PAV has already been mentioned, and is a very good rule if you want to ensure proportional representation. Its sequential version is not known to guarantee any representation properties, though in practice it might do well. There are some other good rules around, including Phragmén’s rule, which unlike SeqPAV provably satisfies representation guarantees. Like SeqPAV, it produces outcomes that can easily be explained.

Regarding your question (2), the proportional rules I mentioned may in the worst case return a committee whose utility (i.e. utilitarian social welfare) is a 1/sqrt(k) fraction of the highest possible utility, where k is the size of the committee. See Section 5.5.2 of the survey I linked.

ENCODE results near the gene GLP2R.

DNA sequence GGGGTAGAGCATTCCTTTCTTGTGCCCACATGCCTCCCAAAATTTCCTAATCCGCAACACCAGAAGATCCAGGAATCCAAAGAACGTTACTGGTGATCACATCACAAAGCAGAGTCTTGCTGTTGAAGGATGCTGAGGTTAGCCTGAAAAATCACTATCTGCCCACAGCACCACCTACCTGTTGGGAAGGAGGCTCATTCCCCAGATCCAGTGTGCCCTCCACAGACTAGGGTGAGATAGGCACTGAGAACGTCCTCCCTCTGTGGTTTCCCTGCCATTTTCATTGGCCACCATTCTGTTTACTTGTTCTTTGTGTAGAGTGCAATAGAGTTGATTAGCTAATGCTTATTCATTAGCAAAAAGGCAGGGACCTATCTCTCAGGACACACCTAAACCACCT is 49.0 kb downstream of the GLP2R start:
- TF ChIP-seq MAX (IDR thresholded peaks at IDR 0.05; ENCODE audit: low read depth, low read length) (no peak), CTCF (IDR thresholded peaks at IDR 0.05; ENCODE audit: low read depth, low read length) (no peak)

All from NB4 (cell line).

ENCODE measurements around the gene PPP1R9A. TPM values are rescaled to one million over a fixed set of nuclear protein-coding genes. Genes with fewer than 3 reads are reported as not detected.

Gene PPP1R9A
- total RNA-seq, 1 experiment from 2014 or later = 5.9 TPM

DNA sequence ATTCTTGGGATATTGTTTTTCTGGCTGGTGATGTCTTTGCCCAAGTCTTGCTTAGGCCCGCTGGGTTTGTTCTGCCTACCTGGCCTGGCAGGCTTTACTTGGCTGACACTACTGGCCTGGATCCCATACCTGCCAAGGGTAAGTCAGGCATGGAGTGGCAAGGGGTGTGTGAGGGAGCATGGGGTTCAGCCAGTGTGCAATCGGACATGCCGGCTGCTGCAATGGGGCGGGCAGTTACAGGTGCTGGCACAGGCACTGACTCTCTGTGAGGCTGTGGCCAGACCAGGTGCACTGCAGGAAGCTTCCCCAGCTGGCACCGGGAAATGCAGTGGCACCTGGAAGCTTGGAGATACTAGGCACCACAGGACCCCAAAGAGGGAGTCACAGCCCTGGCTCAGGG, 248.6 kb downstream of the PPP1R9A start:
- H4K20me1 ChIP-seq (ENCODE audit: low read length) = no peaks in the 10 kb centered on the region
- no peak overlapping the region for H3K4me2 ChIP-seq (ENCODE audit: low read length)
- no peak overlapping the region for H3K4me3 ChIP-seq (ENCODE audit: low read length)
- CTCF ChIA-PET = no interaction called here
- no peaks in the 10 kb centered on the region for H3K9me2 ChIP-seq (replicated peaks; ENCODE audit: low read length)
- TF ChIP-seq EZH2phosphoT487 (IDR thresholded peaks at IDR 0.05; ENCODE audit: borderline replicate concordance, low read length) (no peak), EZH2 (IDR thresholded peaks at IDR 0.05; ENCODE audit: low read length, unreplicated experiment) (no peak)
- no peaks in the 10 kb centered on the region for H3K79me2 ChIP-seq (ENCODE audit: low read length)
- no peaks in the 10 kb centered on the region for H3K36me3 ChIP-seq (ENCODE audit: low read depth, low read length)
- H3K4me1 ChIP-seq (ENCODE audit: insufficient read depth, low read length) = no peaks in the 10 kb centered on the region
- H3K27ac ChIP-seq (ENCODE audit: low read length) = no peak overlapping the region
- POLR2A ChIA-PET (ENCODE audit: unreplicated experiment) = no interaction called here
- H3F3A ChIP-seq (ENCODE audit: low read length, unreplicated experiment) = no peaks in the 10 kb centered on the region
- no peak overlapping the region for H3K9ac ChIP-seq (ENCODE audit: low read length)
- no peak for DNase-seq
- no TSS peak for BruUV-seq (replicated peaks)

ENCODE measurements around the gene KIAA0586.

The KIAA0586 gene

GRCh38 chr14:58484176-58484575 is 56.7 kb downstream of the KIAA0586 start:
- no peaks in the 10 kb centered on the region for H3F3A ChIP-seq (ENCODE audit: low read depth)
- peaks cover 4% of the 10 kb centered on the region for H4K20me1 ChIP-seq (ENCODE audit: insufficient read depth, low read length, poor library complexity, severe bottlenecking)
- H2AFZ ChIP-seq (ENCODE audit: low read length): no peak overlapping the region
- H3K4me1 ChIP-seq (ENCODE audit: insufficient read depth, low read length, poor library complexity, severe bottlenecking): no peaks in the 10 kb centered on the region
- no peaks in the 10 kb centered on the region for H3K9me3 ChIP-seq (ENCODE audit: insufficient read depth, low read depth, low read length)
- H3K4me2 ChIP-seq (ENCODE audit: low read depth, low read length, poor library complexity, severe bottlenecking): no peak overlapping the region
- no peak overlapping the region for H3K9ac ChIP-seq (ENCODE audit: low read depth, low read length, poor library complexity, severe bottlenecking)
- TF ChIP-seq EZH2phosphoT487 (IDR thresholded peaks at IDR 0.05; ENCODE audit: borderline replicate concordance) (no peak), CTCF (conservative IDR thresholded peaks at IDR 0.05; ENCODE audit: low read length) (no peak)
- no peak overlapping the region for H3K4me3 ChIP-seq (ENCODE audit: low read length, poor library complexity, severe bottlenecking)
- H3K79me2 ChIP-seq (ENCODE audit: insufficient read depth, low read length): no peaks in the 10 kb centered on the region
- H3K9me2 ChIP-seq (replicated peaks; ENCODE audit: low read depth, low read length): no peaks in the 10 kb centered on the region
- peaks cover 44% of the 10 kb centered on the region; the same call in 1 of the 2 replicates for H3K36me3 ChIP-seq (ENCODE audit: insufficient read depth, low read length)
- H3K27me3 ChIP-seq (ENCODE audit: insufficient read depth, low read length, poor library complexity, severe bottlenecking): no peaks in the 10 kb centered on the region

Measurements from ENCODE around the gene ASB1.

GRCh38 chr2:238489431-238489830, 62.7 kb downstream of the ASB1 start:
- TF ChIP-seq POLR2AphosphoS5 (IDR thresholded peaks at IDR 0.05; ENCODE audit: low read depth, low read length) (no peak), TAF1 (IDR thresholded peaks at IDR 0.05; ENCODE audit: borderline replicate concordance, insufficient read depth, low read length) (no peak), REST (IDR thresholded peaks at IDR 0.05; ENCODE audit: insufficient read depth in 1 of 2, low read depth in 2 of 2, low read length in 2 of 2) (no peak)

There is quite a lot of active research in computer science about this topic. Here is a recent survey: https://arxiv.org/abs/2007.01795

PAV has already been mentioned, and is a very good rule if you want to ensure proportional representation. Its sequential version is not known to guarantee any representation properties, though in practice it might do well. There are some other good rules around, including Phragmén’s rule, which unlike SeqPAV provably satisfies representation guarantees. Like SeqPAV, it produces outcomes that can easily be explained.

Regarding your question (2), the proportional rules I mentioned may in the worst case return a committee whose utility (i.e. utilitarian social welfare) is a 1/sqrt(k) fraction of the highest possible utility, where k is the size of the committee. See Section 5.5.2 of the survey I linked.